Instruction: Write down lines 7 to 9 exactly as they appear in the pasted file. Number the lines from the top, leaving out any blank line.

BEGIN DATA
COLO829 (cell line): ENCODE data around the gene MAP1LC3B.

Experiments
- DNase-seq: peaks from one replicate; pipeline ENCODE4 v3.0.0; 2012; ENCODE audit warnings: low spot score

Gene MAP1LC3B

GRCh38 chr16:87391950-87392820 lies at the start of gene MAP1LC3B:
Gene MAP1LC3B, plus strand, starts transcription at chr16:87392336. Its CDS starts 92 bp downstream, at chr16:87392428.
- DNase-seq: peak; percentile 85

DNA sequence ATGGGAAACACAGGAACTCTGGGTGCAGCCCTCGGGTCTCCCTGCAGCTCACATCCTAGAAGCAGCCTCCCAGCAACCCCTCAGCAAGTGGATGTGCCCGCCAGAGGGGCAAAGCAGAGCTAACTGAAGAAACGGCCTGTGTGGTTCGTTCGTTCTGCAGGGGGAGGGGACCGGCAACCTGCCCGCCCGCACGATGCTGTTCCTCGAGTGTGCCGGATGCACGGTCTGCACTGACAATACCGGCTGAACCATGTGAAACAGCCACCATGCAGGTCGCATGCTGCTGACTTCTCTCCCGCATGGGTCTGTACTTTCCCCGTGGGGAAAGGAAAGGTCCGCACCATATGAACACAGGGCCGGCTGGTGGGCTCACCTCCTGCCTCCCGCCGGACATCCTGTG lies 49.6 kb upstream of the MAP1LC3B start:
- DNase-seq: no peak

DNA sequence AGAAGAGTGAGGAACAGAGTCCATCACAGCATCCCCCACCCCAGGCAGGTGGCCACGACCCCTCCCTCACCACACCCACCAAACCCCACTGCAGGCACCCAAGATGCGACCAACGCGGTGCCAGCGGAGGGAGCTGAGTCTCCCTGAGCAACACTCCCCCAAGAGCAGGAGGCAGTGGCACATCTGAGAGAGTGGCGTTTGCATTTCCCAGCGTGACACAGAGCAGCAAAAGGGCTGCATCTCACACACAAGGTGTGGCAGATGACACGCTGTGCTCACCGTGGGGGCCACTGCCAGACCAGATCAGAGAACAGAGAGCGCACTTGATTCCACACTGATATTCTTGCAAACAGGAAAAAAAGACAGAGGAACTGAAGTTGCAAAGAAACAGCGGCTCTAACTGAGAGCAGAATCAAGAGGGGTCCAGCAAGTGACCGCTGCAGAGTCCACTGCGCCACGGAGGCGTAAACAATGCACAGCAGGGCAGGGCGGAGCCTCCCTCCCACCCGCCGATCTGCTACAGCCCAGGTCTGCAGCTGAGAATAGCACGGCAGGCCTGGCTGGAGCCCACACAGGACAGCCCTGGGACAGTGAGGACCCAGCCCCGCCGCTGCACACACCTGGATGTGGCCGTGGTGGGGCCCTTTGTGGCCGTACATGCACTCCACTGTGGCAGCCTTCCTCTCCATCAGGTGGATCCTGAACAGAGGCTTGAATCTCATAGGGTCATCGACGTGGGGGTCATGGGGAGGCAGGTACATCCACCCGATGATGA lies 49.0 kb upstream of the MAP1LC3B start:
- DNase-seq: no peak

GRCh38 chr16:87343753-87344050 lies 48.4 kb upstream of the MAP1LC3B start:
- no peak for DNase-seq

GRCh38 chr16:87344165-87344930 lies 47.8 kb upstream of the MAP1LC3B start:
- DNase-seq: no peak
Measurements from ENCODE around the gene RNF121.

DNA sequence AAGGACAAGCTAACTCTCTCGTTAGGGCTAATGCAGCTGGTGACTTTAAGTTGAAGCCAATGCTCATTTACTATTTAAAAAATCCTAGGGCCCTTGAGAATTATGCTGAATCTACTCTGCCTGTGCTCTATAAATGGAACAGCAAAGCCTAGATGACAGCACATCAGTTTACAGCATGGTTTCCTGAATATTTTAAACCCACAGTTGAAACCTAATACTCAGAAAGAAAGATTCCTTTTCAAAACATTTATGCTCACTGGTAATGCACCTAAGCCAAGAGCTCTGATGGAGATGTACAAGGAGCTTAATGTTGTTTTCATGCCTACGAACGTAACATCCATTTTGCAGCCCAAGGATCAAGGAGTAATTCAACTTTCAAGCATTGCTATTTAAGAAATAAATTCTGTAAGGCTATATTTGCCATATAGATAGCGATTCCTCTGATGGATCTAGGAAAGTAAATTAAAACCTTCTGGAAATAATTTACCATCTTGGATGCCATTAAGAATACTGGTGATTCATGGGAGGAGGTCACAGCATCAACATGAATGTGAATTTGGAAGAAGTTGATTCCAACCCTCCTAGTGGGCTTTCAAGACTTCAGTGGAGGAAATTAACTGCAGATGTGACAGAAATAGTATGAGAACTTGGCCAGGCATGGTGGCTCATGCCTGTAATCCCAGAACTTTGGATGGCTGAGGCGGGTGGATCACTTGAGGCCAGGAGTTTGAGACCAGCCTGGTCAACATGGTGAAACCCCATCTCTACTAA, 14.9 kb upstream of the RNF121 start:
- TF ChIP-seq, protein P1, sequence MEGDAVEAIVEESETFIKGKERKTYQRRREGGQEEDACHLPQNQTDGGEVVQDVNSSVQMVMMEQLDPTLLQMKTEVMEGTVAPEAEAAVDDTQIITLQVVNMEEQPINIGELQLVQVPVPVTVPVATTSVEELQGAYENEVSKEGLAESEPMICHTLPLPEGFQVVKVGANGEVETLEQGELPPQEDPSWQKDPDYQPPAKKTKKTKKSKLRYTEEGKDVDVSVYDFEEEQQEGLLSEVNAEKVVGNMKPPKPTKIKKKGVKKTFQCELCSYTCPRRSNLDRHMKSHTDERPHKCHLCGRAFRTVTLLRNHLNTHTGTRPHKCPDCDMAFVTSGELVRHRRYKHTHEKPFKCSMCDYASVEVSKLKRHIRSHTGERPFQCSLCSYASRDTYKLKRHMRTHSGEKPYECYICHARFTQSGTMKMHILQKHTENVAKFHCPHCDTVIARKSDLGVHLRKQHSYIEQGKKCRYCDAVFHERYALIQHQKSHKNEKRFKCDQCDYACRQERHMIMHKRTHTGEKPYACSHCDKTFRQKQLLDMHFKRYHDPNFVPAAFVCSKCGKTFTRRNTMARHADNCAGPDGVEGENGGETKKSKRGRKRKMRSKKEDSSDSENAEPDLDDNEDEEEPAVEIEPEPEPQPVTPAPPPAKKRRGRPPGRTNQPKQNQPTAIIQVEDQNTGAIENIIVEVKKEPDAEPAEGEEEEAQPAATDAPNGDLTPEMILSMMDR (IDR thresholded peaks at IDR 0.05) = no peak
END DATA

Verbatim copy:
- DNase-seq: peak; percentile 85

DNA sequence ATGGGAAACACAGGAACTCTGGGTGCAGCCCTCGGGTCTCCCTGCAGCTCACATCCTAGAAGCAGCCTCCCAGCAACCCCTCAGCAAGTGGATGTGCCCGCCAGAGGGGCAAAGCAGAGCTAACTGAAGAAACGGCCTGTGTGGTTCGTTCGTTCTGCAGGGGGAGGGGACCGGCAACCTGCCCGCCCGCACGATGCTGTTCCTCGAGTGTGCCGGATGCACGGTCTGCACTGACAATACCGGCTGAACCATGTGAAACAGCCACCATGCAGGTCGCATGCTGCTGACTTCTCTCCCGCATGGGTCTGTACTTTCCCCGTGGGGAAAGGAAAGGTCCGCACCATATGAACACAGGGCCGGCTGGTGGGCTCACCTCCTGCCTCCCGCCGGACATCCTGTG lies 49.6 kb upstream of the MAP1LC3B start:
- DNase-seq: no peak